14/11/2014

By Girish Bhat, Wave Systems


Authentication plays a vital role in our daily routine. For example, most of us start our day by either logging into a laptop/tablet or unlocking a smartphone to access email, voicemail or other information. In fact, much of our day-to-day processes require some form of authentication — whether it’s securing your house when you head off to work, unlocking your vehicle and even entering your work office via security badge, keys or otherwise.

The bottom-line is that we use various forms of authentication for both IT and non-IT applications while ignoring the ease of use and technology advancements. A key problem is that the authentication schemes used by the majority of enterprises today were developed more than 30 years ago; some have improved over the years, yet many are in dire need of an overhaul.

An ongoing critical challenge for CEOs and CIOs is to minimize the onslaught of attacks against enterprises that so often lead to data breaches. The industry typically reacts to these attacks by improving assessment and detection time, which is helpful, but does not minimize the problem. Invariably, existing password authentication schemes have been targeted, making passwords easy to crack and expensive to manage. The security vulnerability of passwords is omnipresent and has become a very real problem in our day-to-day lives. More and more we see reputable news outlets covering stories and publishing articles relating to authentication and data breaches, such as a recent article in the Wall Street Journal, titled, [nurl=http://online.wsj.com/articles/the-password-is-finally-dying-heres-mine-1405298376]“The Password Is Finally Dying. Here's Mine”[/nurl.

Currently, the IT and security community informally labels the various authentication schemes as such: weak authentication, two-factor authentication and strong authentication. And yet there is no standard way of qualifying these terms. Just because you support two-factor authentication does not mean that you use strong authentication. It depends on the strength of the factors, the context and acceptance, which in itself is a huge problem.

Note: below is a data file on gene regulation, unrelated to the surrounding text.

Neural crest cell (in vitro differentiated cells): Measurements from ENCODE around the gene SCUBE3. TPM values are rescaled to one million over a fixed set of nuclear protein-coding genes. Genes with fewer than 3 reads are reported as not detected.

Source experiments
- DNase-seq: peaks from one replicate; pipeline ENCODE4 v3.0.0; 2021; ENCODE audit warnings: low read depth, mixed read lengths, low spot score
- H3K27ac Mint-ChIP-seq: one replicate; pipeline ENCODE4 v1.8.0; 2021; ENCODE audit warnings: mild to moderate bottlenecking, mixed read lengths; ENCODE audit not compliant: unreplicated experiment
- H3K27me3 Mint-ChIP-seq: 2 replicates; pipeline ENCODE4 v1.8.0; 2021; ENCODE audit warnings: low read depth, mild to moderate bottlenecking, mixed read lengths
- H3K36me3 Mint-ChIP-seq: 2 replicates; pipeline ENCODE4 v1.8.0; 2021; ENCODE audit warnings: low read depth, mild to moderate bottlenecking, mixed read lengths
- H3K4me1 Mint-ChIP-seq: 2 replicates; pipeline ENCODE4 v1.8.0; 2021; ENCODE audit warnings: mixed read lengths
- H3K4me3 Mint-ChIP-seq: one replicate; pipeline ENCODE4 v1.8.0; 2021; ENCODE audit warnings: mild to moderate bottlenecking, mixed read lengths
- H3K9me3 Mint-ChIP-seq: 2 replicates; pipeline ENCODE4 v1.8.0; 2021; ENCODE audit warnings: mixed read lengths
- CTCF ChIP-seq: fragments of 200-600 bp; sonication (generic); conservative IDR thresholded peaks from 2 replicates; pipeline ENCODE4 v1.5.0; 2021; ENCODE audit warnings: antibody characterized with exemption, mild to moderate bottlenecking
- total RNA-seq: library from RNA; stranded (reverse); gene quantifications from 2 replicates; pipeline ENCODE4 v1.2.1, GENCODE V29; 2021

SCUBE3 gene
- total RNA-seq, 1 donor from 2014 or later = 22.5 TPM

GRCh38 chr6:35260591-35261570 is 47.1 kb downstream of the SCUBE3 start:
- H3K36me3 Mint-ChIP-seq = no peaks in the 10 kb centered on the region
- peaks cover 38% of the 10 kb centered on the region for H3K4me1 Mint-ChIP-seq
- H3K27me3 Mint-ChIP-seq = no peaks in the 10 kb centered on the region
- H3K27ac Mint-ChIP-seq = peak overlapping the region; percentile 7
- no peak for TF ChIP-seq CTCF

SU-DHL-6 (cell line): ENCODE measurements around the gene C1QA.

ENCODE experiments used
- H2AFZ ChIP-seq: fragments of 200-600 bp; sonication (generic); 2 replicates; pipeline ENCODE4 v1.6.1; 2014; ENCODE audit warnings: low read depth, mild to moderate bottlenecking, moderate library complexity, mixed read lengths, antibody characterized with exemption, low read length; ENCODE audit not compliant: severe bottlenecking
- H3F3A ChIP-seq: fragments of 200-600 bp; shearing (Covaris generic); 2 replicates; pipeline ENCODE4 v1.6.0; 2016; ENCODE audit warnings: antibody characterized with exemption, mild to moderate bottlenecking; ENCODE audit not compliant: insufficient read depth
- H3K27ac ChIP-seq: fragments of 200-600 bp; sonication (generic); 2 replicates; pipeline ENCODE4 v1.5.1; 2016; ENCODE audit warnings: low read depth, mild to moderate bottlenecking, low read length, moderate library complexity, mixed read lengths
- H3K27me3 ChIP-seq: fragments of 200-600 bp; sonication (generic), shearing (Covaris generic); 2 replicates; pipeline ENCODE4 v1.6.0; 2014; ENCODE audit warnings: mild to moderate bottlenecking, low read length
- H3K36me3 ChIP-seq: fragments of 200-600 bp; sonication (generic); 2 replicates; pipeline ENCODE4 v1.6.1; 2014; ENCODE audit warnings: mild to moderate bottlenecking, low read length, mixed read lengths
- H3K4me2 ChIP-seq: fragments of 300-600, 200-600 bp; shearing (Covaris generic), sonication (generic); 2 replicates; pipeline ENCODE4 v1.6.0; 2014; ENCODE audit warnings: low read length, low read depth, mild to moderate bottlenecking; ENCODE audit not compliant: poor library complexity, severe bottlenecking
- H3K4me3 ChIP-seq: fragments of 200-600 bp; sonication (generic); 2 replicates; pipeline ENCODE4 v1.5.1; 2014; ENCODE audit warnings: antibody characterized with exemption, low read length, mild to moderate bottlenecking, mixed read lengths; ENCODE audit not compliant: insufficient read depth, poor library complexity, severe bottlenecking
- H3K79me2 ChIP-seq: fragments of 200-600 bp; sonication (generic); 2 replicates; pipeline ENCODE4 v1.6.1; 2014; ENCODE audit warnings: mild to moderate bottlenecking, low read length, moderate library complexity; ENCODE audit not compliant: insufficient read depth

Enterprise IT has numerous options to upgrade the existing legacy authentication solution. In addition to the physical form, shouldn’t we consider the cost of ownership, ease of use and lifecycle management capability?

To address these industry problems, consider a standards-based authentication solution such as a virtual smart card. Virtual smart cards emulate functionality provided by conventional physical smart cards, but don’t require maintenance of external physical hardware, lowering total cost of ownership.

Standards-based virtual smart cards use a hardware-root-of-trust, the trusted platform module (TPM), which is embedded within most business class PCs and tablets. Users do not have to carry a separate token that may be lost or stolen. The TPM securely stores credentials that can be used for a variety of common use cases. By starting the authentication process with the users’ tamper-proof secure hardware, authentication is less susceptible to break-ins and offers built-in protection against dictionary attacks.

Using virtual smart cards is easy — there is nothing to carry. The virtual smart card is the first factor and the PIN used to access it is the second factor. i.e., virtual smart cards provide standards-based strong two-factor authentication.

Enterprises now have a better option to deploy modern authentication — it’s time now for IT to place their trust in strong two-factor user authentication.